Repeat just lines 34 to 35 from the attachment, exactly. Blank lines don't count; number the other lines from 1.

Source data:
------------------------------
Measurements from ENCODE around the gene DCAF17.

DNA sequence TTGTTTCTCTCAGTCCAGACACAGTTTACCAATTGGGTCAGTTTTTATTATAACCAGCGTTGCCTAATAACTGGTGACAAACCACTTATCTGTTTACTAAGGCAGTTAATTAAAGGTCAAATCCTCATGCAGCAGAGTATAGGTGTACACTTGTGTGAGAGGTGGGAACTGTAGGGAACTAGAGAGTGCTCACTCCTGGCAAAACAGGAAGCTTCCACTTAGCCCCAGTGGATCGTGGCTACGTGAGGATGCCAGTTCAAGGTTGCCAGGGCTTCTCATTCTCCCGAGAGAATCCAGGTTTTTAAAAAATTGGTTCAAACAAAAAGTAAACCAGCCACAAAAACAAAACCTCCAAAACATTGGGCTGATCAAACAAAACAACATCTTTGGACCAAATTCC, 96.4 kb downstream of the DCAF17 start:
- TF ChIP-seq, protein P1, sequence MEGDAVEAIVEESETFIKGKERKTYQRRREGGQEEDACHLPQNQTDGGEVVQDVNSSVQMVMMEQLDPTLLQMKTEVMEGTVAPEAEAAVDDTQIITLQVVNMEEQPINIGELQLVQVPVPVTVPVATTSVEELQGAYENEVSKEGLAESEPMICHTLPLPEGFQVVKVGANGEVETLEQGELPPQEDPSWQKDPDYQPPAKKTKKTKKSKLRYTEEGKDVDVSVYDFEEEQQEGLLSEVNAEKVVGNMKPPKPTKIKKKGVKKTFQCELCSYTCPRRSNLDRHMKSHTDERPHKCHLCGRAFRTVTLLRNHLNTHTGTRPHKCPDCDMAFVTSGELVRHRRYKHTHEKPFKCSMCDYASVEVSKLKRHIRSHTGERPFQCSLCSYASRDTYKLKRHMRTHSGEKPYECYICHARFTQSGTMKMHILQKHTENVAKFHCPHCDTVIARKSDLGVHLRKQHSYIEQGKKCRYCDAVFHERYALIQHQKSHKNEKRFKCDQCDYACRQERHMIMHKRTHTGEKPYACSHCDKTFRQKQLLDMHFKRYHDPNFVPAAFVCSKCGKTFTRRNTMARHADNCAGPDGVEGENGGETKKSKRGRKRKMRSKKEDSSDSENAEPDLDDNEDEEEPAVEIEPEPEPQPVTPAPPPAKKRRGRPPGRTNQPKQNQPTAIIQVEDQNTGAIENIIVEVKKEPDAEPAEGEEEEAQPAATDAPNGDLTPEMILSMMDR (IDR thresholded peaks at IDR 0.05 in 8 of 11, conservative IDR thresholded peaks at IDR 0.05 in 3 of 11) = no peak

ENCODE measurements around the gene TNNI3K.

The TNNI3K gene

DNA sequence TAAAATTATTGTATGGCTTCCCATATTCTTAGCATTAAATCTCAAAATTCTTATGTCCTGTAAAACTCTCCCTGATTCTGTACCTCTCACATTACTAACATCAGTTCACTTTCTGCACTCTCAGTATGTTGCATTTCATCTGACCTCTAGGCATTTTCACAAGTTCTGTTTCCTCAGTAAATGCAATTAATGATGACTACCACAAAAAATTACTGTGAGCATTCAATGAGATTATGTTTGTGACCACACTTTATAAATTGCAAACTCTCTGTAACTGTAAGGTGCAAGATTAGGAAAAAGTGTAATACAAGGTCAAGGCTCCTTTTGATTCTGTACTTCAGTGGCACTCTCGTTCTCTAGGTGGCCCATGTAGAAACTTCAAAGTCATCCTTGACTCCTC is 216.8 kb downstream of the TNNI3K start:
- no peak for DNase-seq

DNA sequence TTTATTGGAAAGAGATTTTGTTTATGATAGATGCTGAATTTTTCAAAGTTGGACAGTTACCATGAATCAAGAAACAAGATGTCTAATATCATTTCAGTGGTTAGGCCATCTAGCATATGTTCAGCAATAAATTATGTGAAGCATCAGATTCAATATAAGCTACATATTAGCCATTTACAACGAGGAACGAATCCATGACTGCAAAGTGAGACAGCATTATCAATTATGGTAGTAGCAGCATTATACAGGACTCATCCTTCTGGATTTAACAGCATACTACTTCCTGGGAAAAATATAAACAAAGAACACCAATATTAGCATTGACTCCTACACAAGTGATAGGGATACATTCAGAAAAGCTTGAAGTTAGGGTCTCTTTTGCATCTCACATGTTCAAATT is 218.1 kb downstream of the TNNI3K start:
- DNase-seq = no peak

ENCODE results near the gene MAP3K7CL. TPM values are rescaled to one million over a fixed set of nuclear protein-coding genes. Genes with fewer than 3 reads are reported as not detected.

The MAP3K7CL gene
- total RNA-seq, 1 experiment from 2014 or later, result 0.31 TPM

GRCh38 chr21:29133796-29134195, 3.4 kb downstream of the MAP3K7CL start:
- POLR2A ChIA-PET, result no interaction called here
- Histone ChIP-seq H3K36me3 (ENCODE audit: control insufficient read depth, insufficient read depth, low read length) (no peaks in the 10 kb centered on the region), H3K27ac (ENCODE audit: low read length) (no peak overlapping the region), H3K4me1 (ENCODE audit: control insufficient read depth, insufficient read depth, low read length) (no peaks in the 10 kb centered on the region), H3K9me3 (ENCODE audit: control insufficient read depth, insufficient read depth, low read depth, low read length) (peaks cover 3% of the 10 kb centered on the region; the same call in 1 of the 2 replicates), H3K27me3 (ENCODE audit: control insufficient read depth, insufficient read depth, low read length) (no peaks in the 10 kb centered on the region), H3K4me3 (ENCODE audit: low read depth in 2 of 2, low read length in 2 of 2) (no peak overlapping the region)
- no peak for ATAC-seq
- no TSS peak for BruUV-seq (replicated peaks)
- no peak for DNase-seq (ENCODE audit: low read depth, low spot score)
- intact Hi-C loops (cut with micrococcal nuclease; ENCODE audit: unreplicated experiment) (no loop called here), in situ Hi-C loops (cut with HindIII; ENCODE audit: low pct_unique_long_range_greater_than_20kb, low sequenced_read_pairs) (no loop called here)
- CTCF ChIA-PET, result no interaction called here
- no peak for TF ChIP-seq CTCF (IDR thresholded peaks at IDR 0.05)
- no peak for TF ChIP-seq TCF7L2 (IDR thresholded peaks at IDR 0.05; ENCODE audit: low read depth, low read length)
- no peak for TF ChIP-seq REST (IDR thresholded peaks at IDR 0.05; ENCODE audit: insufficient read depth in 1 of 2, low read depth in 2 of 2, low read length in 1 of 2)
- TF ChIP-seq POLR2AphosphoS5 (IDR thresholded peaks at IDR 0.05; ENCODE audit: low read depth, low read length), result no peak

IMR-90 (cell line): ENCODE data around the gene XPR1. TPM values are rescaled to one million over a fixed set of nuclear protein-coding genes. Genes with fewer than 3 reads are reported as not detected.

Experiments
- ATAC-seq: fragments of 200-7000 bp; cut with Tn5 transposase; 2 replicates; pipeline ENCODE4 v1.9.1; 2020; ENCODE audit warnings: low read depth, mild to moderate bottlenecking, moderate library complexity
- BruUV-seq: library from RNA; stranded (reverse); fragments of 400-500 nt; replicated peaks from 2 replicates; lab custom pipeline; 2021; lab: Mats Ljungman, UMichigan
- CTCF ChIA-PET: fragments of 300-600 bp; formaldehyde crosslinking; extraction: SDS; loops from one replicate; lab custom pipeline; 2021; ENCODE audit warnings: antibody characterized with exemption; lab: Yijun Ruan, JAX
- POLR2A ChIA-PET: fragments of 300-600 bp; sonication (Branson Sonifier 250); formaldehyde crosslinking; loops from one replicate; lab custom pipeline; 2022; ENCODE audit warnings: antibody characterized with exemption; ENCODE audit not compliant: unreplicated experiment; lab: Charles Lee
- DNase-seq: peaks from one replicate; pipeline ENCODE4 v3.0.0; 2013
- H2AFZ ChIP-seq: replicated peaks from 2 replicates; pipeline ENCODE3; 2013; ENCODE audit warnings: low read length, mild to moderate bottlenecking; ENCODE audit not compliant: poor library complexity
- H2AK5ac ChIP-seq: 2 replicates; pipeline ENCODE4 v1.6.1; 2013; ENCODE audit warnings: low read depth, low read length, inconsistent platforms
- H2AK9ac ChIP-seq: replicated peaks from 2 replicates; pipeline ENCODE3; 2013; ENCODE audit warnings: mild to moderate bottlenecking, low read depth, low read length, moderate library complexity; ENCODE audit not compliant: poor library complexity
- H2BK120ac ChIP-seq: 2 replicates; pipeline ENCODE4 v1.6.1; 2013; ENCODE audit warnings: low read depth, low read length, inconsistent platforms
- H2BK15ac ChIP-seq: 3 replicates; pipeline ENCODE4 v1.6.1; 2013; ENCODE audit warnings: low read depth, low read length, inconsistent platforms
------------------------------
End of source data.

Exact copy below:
- H2AK9ac ChIP-seq: replicated peaks from 2 replicates; pipeline ENCODE3; 2013; ENCODE audit warnings: mild to moderate bottlenecking, low read depth, low read length, moderate library complexity; ENCODE audit not compliant: poor library complexity
- H2BK120ac ChIP-seq: 2 replicates; pipeline ENCODE4 v1.6.1; 2013; ENCODE audit warnings: low read depth, low read length, inconsistent platforms